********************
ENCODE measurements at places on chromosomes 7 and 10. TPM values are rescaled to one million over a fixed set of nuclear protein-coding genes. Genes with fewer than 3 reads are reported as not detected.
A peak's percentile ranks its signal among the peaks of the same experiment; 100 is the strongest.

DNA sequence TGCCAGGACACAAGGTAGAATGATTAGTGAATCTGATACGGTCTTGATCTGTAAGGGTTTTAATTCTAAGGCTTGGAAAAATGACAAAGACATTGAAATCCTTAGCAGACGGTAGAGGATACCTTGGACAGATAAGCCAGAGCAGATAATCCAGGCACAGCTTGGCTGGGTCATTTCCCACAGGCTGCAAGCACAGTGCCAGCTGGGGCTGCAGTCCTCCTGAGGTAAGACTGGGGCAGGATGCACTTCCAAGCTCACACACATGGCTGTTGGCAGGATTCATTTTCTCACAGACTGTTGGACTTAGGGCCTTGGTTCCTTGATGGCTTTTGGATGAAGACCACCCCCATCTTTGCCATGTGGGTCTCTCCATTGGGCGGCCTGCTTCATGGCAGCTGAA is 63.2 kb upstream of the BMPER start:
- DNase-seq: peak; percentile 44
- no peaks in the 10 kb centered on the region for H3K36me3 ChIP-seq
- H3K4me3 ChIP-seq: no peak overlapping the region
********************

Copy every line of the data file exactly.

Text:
ENCODE measurements at places on chromosomes 7 and 10. TPM values are rescaled to one million over a fixed set of nuclear protein-coding genes. Genes with fewer than 3 reads are reported as not detected.
A peak's percentile ranks its signal among the peaks of the same experiment; 100 is the strongest.

DNA sequence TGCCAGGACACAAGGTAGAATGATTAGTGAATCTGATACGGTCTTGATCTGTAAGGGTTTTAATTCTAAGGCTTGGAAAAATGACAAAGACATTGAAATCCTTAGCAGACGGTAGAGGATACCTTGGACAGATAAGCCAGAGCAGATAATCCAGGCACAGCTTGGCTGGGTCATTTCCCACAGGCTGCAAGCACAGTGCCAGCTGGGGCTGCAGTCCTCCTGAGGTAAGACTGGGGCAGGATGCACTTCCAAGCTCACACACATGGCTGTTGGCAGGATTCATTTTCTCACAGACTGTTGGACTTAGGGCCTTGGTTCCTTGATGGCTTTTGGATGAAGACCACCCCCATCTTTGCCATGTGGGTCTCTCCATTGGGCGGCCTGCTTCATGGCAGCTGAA is 63.2 kb upstream of the BMPER start:
- DNase-seq: peak; percentile 44
- no peaks in the 10 kb centered on the region for H3K36me3 ChIP-seq
- H3K4me3 ChIP-seq: no peak overlapping the region